As a part of the Honors College requirements at Oakland University, students are expected to partake in ten hours of service with a single organization each year. Freshmen and sophomores have some of this requirement covered in mandatory classes and imagination labs, but every year requires at least some outside service participation.
Service hours are a fantastic way to learn outside of the boundaries of the classroom and offer opportunities for students to gain knowledge in a hands-on way, according to Dr. Graeme Harper, dean of the Honors College.
“I think that what we recognize that [in addition to] the contributions people make through service, they also learn stuff, and some of that stuff is not that easy to learn in a classroom environment or a structured course syllabus,” Harper said. “Something where you have a job to do, you’re trying to assist with something, and you’ve got a lot of things you’ve got to deal with…that’s where the notion of service learning becomes quite substantial.”
Harper explained this learning is why the Honors College requires the service requirement in the first place, but the source of the ten hour timeframe is a separate concept. He continued by laying out why each year of study requires so much time with the same organization.
“You want to have a long term sense of it, you know, sustainable notion of what [service] is,” he said. “There’s a real…question around the idea of parachuting in, doing something, and let’s say you’re just doing it because it’s a requirement for the Honors College, right? You parachute in, you come back out, and you’ve done service. That kind of thing isn’t necessarily as positive in terms of an impact both on you and the organization as it could be.”
He further explained the Honors College wants to make sure students are able to make lasting connections and have enough time to reflect on what they’re doing for themselves and the organization they’re helping. With less time requirements or splitting time between different places, there are fewer opportunities to have a sustained impact.
This requirement is mirrored by a second rule of the service requirement, which is that a student cannot volunteer for the same organization two years in a row. Students of the Honors College, like Allison Broski, argue that this requirement counteracts the idea that these service opportunities are meant to create sustainable relationships.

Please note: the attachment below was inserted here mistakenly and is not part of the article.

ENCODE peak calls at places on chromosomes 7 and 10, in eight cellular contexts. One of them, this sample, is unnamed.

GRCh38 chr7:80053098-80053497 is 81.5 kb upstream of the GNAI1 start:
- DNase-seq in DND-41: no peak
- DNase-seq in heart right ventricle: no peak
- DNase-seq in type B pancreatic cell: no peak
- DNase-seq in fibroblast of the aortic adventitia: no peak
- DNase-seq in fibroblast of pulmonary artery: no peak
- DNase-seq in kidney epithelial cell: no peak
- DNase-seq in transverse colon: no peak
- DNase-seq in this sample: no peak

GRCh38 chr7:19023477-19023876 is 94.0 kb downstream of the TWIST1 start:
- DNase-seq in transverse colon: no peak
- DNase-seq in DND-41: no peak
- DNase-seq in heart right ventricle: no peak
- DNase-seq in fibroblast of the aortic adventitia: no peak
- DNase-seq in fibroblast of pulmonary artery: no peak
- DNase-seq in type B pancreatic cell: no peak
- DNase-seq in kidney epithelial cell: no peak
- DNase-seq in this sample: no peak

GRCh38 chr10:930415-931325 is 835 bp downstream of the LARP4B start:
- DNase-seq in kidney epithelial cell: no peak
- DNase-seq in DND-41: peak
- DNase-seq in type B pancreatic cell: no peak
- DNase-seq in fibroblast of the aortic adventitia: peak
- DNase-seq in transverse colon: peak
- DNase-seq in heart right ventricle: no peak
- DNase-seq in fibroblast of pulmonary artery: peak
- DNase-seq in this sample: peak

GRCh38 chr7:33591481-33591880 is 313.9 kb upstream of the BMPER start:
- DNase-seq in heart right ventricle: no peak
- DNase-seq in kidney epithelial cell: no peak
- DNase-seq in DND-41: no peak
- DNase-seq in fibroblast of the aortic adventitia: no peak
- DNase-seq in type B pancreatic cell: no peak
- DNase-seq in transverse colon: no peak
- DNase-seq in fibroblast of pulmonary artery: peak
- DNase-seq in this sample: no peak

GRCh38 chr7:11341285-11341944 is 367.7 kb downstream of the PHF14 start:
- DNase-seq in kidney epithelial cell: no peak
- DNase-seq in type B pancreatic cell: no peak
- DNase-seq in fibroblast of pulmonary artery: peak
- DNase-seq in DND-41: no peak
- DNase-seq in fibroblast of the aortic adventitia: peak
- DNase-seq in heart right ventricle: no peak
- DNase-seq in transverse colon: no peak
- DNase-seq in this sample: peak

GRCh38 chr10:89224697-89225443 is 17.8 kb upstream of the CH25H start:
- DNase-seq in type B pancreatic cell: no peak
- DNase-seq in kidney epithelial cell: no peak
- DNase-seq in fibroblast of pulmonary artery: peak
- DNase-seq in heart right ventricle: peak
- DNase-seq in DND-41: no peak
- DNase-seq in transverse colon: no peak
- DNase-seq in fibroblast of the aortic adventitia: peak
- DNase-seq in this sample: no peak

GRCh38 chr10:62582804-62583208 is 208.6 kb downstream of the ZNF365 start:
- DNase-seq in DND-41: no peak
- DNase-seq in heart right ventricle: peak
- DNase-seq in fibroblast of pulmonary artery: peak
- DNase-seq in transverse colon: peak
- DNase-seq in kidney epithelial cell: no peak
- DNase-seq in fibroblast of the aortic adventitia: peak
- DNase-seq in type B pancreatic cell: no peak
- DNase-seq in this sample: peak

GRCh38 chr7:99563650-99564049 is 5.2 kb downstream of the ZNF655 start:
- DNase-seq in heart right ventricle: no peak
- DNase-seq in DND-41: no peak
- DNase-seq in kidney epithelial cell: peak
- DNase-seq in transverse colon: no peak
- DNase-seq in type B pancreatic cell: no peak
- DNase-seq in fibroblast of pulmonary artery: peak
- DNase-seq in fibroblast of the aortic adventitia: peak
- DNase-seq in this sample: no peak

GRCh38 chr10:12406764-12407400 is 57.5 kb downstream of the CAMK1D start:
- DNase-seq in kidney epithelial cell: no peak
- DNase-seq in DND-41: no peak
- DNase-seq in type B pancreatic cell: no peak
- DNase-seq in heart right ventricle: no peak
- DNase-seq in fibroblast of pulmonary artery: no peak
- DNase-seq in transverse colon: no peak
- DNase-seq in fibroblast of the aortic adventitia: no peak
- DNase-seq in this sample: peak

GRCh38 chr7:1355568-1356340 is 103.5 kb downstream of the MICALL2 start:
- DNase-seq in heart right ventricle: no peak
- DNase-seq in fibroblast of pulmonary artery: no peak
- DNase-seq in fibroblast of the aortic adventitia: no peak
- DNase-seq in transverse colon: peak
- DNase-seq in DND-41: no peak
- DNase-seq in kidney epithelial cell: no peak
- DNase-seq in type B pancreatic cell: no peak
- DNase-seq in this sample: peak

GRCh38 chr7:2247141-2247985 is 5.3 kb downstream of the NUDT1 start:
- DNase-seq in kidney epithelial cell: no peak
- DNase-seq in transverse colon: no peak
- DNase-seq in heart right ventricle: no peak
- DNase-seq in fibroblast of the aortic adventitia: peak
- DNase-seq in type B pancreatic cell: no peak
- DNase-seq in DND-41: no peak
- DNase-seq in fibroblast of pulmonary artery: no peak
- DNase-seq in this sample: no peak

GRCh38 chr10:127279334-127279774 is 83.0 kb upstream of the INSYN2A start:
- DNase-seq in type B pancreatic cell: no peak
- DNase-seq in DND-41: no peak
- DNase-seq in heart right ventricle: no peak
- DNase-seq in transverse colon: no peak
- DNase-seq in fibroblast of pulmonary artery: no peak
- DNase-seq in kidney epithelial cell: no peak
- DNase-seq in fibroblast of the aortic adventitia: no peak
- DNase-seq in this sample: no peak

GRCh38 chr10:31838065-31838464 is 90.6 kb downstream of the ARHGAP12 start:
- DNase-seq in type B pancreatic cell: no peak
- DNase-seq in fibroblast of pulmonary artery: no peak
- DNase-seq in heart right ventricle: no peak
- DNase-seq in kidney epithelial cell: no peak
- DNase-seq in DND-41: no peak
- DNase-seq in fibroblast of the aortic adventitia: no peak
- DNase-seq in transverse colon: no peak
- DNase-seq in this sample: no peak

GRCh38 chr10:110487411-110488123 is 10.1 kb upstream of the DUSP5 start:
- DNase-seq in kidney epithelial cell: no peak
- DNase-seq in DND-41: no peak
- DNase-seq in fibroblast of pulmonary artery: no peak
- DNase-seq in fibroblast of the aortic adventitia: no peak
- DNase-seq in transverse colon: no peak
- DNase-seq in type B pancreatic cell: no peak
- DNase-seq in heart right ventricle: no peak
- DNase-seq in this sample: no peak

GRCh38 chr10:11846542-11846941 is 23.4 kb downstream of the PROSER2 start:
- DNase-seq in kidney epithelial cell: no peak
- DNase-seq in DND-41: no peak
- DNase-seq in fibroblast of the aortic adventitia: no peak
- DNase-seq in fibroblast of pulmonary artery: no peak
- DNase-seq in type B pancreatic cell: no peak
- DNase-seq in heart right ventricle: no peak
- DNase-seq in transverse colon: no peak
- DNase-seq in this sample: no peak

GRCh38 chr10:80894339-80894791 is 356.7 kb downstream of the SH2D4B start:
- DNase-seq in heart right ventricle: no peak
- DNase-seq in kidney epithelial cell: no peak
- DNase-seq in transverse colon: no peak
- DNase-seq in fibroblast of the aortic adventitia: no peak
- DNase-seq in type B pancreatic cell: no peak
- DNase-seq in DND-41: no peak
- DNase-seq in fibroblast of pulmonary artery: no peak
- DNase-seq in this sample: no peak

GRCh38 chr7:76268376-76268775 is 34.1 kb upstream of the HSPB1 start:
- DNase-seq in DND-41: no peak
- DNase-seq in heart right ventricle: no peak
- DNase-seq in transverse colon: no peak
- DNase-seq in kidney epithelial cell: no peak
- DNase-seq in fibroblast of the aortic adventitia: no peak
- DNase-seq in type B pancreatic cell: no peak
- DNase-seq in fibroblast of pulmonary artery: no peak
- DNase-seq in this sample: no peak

“I feel that it’s fairly silly that we are required to work with four different organizations over the course of our college career,” Broski said. “Yes, there is value in seeing different ways to volunteer…where we feel we make a deeper connection to what we’re working with. But, for example, say I want to work with an animal shelter…if I’m only there for ten hours, how can I get to know the people there?”
Harper said he understands there is some confusion with the program and stresses the helpfulness of talking to the Honors College advising staff “not just about your academics, but also about the service program.”
Harper suggests using these advisers to answer the question, “What is your strategy for service?” He said they are willing to help in all aspects of the Honors College curriculum, including and especially with the intricacies of the service requirements.
But this does not completely alleviate the concerns of many Honors College students.
“Volunteering means giving back to the community,” Broski said. “But, by having these silly requirements set forth by the Honors College…that volunteering effort turns into a means of checking off a box on a to-do list.”